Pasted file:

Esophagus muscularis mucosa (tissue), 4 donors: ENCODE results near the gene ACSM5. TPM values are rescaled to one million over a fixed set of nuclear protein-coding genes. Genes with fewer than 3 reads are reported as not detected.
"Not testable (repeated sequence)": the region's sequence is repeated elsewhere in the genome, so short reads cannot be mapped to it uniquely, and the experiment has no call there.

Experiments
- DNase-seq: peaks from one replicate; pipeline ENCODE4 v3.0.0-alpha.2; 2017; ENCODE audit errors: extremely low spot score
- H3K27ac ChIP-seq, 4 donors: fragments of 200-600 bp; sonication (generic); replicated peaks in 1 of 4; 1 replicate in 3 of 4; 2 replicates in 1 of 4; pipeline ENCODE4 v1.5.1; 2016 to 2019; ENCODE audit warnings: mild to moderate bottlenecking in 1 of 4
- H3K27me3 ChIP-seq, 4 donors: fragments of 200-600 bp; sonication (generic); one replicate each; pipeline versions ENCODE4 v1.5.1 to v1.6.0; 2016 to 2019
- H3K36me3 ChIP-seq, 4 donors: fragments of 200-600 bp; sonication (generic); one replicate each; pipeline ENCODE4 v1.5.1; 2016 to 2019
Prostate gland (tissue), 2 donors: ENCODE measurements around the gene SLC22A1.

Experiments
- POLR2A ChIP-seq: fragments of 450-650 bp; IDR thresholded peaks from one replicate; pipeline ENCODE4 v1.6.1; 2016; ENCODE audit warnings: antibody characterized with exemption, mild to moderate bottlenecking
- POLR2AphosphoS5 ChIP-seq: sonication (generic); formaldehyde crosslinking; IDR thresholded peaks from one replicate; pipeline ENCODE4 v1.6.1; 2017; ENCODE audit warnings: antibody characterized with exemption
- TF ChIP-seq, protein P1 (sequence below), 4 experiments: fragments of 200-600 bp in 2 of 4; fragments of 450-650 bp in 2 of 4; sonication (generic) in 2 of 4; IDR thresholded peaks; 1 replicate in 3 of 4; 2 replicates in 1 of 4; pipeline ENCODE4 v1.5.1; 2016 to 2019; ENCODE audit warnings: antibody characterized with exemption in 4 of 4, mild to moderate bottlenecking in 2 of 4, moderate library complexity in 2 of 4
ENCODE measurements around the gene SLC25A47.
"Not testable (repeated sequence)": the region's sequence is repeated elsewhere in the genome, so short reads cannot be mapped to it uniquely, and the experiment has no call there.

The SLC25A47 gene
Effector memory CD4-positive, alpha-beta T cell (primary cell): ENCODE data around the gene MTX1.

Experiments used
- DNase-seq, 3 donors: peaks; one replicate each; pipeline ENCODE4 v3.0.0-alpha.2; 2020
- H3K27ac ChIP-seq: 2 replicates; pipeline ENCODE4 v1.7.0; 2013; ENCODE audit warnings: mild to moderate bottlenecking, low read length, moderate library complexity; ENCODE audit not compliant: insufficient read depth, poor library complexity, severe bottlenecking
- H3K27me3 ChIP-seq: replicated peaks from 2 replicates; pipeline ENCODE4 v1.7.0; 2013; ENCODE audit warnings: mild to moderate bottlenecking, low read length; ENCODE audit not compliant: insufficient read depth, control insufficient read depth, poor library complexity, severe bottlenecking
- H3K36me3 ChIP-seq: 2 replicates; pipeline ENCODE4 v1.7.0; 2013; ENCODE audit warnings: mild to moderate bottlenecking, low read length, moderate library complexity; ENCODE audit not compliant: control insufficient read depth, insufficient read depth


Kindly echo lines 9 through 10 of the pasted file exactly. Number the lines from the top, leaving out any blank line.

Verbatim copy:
Experiments
- POLR2A ChIP-seq: fragments of 450-650 bp; IDR thresholded peaks from one replicate; pipeline ENCODE4 v1.6.1; 2016; ENCODE audit warnings: antibody characterized with exemption, mild to moderate bottlenecking